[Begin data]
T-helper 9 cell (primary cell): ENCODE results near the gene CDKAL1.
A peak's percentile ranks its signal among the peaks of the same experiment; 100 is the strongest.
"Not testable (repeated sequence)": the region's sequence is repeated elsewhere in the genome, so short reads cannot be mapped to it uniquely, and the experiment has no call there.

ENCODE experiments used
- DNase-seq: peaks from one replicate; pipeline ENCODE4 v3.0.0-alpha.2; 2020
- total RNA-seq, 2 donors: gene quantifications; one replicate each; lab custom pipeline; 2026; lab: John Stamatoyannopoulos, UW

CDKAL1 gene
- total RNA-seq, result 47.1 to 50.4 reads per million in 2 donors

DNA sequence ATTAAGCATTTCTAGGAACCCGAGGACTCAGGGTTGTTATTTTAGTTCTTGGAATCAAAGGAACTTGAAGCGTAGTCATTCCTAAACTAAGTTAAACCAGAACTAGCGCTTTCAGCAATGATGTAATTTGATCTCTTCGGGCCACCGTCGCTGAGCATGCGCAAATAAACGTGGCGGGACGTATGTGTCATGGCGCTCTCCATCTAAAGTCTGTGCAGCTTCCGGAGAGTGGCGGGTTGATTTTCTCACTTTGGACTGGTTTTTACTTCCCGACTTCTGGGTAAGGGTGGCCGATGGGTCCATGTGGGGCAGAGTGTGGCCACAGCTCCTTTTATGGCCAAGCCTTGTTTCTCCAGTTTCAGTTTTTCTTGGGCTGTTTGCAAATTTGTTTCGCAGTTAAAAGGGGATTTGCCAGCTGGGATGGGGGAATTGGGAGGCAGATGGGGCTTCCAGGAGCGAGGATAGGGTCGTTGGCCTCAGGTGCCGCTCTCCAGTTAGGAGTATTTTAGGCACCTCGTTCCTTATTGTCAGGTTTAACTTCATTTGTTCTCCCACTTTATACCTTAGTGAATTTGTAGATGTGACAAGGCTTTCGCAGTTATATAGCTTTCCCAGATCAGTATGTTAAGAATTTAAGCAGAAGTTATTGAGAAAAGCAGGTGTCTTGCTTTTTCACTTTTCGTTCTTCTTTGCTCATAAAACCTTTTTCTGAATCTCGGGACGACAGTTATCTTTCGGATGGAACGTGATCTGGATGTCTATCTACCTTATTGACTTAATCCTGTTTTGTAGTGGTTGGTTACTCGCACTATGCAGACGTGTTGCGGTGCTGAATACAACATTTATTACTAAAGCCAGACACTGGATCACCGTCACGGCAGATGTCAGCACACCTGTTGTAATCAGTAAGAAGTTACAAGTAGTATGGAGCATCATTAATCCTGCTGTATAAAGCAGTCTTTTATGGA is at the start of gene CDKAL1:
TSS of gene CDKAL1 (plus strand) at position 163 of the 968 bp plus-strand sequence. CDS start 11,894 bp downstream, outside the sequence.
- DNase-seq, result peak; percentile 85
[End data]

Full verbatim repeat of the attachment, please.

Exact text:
T-helper 9 cell (primary cell): ENCODE results near the gene CDKAL1.
A peak's percentile ranks its signal among the peaks of the same experiment; 100 is the strongest.
"Not testable (repeated sequence)": the region's sequence is repeated elsewhere in the genome, so short reads cannot be mapped to it uniquely, and the experiment has no call there.

ENCODE experiments used
- DNase-seq: peaks from one replicate; pipeline ENCODE4 v3.0.0-alpha.2; 2020
- total RNA-seq, 2 donors: gene quantifications; one replicate each; lab custom pipeline; 2026; lab: John Stamatoyannopoulos, UW

CDKAL1 gene
- total RNA-seq, result 47.1 to 50.4 reads per million in 2 donors

DNA sequence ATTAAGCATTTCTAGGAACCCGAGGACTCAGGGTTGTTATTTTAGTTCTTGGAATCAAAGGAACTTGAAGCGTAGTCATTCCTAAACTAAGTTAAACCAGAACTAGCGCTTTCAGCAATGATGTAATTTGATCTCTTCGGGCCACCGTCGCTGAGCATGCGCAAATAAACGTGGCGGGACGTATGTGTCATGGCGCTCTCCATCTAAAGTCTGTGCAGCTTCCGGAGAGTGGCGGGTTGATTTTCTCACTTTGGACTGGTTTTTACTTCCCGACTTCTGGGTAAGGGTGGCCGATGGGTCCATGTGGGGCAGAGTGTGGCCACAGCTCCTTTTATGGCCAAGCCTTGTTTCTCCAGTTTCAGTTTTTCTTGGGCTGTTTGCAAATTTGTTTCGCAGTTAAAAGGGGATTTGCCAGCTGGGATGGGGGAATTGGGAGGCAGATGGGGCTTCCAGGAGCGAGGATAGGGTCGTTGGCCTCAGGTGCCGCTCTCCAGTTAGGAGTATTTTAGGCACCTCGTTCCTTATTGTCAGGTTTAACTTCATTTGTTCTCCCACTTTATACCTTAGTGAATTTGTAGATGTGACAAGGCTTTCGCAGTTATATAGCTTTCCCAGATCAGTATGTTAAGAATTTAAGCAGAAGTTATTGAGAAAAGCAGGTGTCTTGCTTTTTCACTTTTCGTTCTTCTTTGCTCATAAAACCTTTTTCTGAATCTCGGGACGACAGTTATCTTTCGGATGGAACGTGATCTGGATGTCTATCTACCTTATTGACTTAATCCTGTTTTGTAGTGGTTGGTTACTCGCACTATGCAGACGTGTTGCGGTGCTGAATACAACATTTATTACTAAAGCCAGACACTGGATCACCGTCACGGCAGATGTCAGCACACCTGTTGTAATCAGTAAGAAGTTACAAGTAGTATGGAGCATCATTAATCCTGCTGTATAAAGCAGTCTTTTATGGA is at the start of gene CDKAL1:
TSS of gene CDKAL1 (plus strand) at position 163 of the 968 bp plus-strand sequence. CDS start 11,894 bp downstream, outside the sequence.
- DNase-seq, result peak; percentile 85